The minister said the content of at least 16 titles was drastically changed to meet the needs of the new era. Texts praising former leader Saddam Hussein, exhibiting sectarian or ethnic supremacy or claiming Kuwait was still part of Iraq were all removed, he said.

    The educational sector, like many other things in Iraq, was an exclusive territory of Saddam Hussein’s Baath party. Only party members were allowed to teach and those who refused to join the Baath party ranks were sacked.

    Mudhafar said more than 30,000 teachers the former regime had fired were reinstated in their positions. The minister said demand for both teachers and school buildings was still high in Iraq. “More than 25,000 qualified graduates have been appointed,” he said.

  • For something totally different see this unlikely sports story:

    Faisal Faisal's Olympic dream appears to be just that -- a goal far out of reach, almost entirely unrealistic.

    In 2006, he wants to become the first Iraqi athlete to compete in the Winter Olympics, but he can hardly describe the sport, skeleton, in which he hopes to qualify. It's fast and fun and it happens on ice, Faisal said. And in part thanks to the U.S. Olympic Committee, he's been hurtling down an icy track in Lake Placid, N.Y., for two weeks. He's successfully completed, he said proudly, 21 skeleton runs.

    Faisal is, in short, remarkably un-Olympian.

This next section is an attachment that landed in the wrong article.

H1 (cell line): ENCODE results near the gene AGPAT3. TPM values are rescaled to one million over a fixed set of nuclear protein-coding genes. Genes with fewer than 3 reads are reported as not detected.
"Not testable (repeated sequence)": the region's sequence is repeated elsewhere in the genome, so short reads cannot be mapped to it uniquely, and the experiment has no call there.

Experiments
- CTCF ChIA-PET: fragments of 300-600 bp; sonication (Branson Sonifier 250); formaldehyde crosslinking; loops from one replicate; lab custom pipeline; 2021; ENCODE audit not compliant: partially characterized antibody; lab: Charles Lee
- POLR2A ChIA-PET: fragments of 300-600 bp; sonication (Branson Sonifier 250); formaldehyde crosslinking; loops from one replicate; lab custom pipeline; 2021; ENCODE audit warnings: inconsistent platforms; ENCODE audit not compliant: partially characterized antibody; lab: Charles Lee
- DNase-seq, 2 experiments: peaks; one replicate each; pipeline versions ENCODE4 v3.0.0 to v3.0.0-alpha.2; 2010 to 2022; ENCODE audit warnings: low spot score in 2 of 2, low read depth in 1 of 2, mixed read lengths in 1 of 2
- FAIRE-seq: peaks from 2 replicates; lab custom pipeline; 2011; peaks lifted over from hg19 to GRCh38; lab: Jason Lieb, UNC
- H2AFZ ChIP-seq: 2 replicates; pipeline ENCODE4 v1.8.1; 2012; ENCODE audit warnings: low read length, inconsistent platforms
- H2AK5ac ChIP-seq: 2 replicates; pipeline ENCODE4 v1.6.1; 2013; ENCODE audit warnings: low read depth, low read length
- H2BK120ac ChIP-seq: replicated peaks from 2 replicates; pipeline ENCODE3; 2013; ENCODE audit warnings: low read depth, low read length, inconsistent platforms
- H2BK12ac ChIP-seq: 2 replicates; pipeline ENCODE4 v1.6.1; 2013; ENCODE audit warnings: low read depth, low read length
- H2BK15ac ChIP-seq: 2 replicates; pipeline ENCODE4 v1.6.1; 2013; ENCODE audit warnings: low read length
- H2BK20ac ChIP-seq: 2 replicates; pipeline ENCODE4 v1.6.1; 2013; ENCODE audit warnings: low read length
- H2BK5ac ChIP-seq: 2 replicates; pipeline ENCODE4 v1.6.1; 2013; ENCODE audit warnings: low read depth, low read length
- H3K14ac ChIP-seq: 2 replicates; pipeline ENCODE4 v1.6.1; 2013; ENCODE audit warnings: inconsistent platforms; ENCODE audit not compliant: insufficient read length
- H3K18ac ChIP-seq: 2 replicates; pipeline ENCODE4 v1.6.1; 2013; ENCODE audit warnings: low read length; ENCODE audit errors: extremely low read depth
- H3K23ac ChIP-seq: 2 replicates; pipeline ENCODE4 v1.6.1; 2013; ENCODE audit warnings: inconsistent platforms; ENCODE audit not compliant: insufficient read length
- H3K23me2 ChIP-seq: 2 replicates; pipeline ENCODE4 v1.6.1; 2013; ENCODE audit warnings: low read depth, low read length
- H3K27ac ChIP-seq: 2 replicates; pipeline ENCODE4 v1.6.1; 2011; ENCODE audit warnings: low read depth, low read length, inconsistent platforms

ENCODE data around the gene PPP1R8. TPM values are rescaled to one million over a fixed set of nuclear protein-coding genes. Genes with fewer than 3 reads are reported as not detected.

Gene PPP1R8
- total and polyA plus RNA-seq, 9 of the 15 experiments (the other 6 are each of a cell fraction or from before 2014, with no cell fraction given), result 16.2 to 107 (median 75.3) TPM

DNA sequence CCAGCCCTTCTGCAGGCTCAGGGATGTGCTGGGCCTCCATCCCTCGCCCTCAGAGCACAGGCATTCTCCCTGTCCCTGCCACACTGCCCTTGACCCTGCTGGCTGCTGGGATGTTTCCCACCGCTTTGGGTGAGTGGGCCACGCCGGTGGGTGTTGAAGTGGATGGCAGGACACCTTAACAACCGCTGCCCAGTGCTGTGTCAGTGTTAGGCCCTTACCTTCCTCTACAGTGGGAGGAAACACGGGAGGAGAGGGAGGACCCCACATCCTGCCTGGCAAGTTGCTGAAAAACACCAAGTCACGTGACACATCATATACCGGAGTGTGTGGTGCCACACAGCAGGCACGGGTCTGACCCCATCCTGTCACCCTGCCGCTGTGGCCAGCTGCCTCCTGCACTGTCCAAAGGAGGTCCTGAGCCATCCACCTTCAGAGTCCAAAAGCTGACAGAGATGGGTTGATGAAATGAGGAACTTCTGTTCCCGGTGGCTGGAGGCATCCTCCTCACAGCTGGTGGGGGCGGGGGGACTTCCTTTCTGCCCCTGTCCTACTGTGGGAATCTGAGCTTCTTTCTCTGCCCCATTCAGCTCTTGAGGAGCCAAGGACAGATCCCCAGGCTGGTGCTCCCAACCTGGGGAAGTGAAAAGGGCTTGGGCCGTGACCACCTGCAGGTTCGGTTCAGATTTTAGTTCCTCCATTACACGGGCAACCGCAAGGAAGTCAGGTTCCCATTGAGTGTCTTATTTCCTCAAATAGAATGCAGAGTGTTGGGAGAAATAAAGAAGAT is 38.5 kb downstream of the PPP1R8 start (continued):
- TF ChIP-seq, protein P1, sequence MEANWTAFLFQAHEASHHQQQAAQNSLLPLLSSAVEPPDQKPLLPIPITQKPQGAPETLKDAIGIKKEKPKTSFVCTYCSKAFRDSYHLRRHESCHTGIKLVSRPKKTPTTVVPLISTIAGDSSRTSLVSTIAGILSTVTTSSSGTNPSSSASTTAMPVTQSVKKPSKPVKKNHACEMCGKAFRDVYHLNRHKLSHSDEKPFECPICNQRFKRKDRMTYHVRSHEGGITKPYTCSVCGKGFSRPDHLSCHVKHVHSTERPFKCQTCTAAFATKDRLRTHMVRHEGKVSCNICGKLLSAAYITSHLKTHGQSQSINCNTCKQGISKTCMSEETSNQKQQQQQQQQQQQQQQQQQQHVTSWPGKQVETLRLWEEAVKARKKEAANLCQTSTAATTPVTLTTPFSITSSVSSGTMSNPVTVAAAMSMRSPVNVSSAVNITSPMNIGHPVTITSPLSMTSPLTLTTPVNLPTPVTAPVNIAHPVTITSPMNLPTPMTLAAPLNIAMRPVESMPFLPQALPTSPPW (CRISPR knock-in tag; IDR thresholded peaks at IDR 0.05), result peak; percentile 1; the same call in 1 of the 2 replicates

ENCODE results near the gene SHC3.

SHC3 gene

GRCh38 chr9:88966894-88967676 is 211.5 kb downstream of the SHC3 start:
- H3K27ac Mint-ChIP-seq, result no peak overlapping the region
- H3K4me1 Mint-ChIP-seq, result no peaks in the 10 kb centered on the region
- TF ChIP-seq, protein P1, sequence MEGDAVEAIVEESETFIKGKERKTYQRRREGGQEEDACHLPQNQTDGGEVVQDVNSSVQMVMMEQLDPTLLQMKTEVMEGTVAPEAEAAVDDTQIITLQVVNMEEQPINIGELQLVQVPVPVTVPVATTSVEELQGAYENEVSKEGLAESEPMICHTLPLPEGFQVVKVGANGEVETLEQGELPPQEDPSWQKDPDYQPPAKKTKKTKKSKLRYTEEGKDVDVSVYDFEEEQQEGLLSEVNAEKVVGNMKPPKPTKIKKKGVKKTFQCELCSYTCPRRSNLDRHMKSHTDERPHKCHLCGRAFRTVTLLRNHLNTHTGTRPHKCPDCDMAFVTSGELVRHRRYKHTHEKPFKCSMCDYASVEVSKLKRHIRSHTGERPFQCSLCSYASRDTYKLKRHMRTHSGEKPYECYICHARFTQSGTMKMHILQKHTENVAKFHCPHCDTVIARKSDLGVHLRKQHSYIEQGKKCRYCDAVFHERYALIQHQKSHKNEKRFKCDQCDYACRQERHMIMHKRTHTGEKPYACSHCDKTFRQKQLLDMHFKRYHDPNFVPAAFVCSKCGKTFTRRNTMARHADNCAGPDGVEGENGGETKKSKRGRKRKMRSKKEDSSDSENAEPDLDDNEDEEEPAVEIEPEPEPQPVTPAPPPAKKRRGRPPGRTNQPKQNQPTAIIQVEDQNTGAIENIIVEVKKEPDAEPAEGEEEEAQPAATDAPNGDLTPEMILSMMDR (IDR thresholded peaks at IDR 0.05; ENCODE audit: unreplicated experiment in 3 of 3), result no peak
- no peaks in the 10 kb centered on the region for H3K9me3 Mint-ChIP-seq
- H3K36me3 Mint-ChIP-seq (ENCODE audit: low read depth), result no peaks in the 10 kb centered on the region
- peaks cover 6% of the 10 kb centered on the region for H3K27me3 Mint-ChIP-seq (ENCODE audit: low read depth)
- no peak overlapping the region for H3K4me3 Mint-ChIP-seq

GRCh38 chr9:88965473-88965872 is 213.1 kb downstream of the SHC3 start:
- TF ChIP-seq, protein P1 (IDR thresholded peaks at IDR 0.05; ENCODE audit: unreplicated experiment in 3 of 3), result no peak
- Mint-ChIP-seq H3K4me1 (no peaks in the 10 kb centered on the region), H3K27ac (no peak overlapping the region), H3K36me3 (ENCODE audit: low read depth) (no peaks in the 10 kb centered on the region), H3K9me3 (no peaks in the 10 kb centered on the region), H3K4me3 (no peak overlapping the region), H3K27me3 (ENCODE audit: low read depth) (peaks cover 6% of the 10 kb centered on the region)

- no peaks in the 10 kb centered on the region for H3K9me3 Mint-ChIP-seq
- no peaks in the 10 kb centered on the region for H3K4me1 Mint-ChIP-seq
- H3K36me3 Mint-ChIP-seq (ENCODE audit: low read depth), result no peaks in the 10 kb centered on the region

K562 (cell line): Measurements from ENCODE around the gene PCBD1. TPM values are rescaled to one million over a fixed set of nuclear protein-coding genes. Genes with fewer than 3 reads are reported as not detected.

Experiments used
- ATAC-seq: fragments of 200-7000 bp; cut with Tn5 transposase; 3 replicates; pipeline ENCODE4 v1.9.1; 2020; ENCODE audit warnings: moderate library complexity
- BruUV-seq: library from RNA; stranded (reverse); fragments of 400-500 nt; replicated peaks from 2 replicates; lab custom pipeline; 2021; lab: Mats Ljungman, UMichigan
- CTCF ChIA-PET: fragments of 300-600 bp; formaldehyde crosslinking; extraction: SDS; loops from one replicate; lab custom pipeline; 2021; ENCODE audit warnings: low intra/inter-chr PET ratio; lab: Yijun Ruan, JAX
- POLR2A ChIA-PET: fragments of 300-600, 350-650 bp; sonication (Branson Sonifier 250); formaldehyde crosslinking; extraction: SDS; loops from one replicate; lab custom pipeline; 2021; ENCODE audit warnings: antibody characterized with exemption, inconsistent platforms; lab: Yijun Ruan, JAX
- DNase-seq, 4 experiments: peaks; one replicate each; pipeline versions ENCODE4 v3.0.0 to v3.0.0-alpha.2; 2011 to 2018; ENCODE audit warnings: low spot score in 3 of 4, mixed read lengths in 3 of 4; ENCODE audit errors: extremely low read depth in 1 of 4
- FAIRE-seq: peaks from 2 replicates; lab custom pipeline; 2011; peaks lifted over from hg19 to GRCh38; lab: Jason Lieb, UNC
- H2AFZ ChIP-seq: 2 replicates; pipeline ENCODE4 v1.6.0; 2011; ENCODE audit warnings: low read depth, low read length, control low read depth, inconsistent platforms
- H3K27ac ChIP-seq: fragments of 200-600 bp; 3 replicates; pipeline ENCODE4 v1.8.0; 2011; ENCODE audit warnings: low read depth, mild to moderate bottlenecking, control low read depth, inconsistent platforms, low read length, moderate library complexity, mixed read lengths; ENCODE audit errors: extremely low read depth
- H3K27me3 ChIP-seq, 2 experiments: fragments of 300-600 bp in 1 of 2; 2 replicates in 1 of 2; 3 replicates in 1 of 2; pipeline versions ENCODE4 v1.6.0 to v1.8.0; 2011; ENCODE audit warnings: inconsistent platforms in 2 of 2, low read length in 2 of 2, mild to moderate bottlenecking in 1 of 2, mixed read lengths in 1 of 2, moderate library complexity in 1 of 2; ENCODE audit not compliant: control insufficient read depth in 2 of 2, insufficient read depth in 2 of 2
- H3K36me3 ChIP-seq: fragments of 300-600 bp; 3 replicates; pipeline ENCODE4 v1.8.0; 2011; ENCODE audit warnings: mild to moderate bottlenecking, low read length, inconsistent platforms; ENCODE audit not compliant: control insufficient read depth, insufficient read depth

But skeleton specialists who've watched him over the last two weeks have reached a surprising conclusion about the beginner. Faisal might well debut as Iraq's first winter Olympian at the 2006 Games in Turin, Italy, some said, because a determination this intense is difficult to doubt.

  • Lastly, this good animal news:

    One is an Army captain with a master's degree in archaeology. Another is a South African game warden. The third is a young Iraqi veterinarian barely out of school.

    In 2003, soon after coalition forces took control of Iraq, the three faced a seemingly impossible task: restoring the Baghdad Zoo, which had been looted of most everything not nailed down, including the animals.

    Two years later, thanks to their improvisational skills and advice from zoo leaders in the United States and elsewhere, the three have rebuilt what was once the largest zoo in the Middle East.

ECONOMY: